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DENVER-The city’s office market vacancy rate is at 15.7%, the third highest in the country, according to a recent report by Delta Associates, the research arm of Transwestern Commercial Services. The mid-year report puts only Dallas/Fort Worth at 19.2% and Chicago, at 16%, higher. The lowest office vacancy rates were in Orange County, CA at 7.7%.

Denver’s office vacancy rate, however, is expected to drop to 12% by 2010, according to the report. Under its projected average vacancy rate for the 14 metropolitan areas from 2004 to 2010, Denver would rank No. 9, with four cities with higher rates. In addition to Dallas/Fort Worth and Chicago, Houston and Phoenix would also have higher vacancy rates than Denver.

The report also says that Denver’s average annual change in rent during the expansion period of the 1990s was 7.9%, the fourth highest in the country during that period. The San Francisco Bay area led the list with 11.6%, with Austin and Boston also out-performing Denver. However, with the downturn in the local economy since the tech crash of the early 2000s, the Denver area hasn’t fared nearly as well, at least for landlords.

In the first half of 2005, the change in rent was 0%, the same as Houston. Only Chicago, with a drop of 1% and Dallas/Fort Worth, with a drop of 0.5%, fared worse. The projected average annual change in rent from 2004 to 2010 for Denver is 5%, the same for San Francisco, Houston, and Dells Fort Worth. New York City is expected to show the greatest increase in rents at 7.5%. Chicago is expected to have the lowest rent appreciation at 4%.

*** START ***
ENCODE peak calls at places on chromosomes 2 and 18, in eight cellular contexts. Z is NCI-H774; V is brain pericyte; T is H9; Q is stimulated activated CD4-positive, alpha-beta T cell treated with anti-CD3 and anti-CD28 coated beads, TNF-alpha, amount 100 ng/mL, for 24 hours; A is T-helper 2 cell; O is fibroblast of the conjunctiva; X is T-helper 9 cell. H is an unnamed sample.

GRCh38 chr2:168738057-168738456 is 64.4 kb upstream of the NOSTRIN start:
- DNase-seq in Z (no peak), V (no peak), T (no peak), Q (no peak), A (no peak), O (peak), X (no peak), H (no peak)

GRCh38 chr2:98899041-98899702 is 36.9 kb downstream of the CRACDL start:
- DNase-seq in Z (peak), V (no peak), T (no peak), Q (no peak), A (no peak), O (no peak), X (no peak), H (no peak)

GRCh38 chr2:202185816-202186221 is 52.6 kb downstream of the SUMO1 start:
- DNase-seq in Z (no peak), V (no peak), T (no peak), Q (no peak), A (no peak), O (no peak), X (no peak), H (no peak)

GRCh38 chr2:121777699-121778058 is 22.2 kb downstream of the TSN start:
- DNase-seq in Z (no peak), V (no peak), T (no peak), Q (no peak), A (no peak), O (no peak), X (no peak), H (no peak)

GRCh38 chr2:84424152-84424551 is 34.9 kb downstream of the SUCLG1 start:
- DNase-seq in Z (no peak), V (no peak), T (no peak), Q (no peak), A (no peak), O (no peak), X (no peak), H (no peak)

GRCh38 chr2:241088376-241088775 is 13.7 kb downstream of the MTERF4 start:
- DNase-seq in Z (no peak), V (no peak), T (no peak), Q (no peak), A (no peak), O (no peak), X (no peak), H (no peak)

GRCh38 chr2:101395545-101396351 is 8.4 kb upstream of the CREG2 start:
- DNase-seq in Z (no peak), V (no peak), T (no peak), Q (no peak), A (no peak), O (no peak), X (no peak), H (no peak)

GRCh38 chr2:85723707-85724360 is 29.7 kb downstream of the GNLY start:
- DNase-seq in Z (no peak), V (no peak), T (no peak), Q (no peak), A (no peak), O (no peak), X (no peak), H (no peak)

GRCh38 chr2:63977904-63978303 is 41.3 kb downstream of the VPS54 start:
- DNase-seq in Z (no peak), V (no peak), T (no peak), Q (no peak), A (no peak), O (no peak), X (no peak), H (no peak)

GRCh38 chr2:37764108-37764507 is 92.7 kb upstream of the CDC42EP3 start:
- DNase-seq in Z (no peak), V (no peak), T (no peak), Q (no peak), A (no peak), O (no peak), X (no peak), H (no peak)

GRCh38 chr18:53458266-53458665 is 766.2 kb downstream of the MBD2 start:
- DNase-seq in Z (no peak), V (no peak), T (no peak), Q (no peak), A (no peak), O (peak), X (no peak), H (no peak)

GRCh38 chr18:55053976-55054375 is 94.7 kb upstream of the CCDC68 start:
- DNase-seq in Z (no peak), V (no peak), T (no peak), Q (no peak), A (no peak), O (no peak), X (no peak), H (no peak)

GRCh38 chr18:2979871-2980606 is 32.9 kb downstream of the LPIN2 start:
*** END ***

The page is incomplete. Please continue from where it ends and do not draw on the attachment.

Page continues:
The report also says that the Denver-area absorbed 446,000 sf in the first half of 2005 and is likely to absorb 3.7 million sf “per annum in this expansion cycle.” The report notes that 720,00 sf is under construction, which equates to 0.5% of the standing inventory. Of that space, 86% is preleased.

Delta also notes that 26,400 jobs have been created during the 12 months that ended in June. “The Denver/Boulder metro area will likely add more than 45,000 jobs per annum in this expansion cycle,” according to the report. “The telecom industry has been a major drag on Denver’s economy; as it stabilizes and the tech sector strengthens, Denver’s economy is turning around. Increased distribution services is also boosting the local economy.”

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